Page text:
faye its chemical sterilization. they inject the testicles with this stuff. i remeber a long while back one of our reps coming in and talking about it but i didn't pay a whole lot of attention to him when he was talking, so i dont remember exactly how it works.
Faye, Scout is right. The dog is is sterilized by injection instead of surgery. The testicles stay in tact. Right after I saw it on TV here in Houston, and that SNAP was using it, I mentioned it on TP, and ltlgto posted an article about it. He may be able to tell you more.
Yeah, I have a few neighbors that let their dogs run all over the country and won't get them fixed....therefore shelter pups in the making.....but now that you mention that..........let's see i know a few guys I would love to use it on.....:)
I had a feeling Faye that you just might be talking about some human males. That is exactly what SNAP is trying to do, going around getting people to bring their dogs to be sterilized, cutting back on the unwanted puppies. It is a lot less expensive than the traditional neutering.
Pups 3-10 months old are injected in each testicle, which causes them to atrophy and the dog is therefore sterile. From what I've read, there are very few complications (mild swelling of the testicles for 1-2 days, most dogs don't need any pain meds, even for the injections) BUT this procedure only cuts the testosterone by about 50%, versus the 90-95% in traditional neutering. There is speculation that some of the behaviors "believed" to be reduced by traditional neutering (marking, mounting, roaming), may not be as reduced with Neutersol because of the remaining testosterone. Many other articles I've read state statistics that indicate many of those behaviors are not decreased even by traditional neutering in the majority of dogs....the old story of using statistics to support any argument. There are places (like Houston) where the procedure has been done for free or very low cost, but normally it runs about the same as traditional neutering in my area. Hopefully someone will pop up on here with some personal experience or something else I can read. Thanks guys!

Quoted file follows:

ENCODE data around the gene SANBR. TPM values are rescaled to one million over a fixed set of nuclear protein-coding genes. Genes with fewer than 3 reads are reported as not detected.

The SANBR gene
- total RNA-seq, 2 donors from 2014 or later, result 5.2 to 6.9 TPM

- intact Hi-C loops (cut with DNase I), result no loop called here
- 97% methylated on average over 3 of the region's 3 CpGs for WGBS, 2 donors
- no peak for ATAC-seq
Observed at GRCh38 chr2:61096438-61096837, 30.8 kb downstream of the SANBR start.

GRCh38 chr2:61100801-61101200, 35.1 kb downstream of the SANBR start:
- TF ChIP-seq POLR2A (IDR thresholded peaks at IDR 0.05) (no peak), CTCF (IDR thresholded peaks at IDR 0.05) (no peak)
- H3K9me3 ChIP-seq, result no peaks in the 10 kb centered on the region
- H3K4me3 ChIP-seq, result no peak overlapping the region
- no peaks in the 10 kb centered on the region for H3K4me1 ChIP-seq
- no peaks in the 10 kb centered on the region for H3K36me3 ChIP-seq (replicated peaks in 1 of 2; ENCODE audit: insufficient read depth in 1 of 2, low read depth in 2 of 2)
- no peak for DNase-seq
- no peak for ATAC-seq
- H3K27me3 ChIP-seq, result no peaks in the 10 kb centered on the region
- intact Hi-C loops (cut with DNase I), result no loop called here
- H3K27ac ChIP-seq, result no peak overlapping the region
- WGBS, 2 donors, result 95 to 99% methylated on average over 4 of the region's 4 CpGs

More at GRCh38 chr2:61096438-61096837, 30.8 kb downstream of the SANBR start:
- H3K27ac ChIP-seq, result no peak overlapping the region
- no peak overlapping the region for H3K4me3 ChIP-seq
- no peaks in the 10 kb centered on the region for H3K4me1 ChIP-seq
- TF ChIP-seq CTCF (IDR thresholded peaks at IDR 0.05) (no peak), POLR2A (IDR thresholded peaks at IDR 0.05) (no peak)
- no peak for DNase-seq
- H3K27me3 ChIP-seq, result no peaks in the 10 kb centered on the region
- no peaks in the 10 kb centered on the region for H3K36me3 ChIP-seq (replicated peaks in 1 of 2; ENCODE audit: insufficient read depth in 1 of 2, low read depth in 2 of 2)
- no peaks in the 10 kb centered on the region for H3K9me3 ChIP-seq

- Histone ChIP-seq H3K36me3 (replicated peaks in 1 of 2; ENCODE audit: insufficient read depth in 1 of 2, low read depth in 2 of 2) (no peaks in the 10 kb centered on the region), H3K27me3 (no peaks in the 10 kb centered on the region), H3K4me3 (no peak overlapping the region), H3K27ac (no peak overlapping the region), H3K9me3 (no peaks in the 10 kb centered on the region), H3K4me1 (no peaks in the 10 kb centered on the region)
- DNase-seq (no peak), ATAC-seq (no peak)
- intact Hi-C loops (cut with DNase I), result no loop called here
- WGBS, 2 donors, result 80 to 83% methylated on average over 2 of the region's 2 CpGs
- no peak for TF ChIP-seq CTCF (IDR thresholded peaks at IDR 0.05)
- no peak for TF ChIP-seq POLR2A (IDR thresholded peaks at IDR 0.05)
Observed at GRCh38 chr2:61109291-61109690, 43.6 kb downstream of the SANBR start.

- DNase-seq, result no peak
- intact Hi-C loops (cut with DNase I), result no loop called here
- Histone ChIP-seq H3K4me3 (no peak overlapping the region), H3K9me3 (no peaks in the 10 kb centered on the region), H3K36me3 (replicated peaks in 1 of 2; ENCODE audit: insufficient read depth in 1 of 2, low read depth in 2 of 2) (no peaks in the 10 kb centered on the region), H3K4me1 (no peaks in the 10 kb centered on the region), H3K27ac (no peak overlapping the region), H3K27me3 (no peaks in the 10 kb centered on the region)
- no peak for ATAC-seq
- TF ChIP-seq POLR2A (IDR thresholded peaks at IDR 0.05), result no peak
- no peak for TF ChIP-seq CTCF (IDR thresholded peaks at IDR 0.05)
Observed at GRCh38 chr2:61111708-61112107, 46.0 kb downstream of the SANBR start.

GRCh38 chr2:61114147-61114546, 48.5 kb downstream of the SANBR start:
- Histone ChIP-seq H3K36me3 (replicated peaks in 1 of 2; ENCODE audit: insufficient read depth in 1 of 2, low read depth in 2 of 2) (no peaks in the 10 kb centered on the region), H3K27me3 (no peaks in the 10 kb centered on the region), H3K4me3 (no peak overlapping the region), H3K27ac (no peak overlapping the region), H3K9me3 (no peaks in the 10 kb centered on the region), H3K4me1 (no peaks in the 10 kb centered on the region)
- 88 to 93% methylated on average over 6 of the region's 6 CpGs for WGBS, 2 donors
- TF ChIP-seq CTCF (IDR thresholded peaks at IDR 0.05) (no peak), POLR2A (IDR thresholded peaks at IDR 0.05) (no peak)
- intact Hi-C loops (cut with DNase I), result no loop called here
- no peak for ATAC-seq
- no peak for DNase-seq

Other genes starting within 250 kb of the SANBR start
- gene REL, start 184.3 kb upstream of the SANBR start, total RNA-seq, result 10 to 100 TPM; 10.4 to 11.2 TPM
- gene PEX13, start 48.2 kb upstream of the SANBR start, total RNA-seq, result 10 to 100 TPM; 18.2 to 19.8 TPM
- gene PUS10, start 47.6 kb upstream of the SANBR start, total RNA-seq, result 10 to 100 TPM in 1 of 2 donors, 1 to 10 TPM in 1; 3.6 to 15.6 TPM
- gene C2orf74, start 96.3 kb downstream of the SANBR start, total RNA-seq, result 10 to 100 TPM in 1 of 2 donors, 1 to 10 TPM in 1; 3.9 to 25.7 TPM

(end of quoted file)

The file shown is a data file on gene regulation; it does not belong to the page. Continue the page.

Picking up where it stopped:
Neutersol approval has been a long time in coming. The HSUS has been actively involved in pursuing alternatives to surgical spaying and neutering for decades, and worked with the late Dr. Mostafa S. Fahim, the developer of Neutersol, in early field trials of the product.
In contrast to the standard surgical castration, which removes the testicles, Neutersol is a zinc and l-arginine-based compound injected into each testicle, causing them and the prostate to shrivel. With just one quick shot, the solution causes permanent sterility. While anesthesia may be needed for the procedure—which, at this point, is approved only for male dogs age three to ten months—the time your pooch spends at the veterinarian will probably be somewhat shorter.
"Some people are uncomfortable with surgery and anesthesia," said Dr. Bruce Addison, the founder of Addison Biological Laboratory, which markets the drug. Addison hopes that the ease of Neutersol will entice more people to sterilize their pets and help solve the pet overpopulation problem.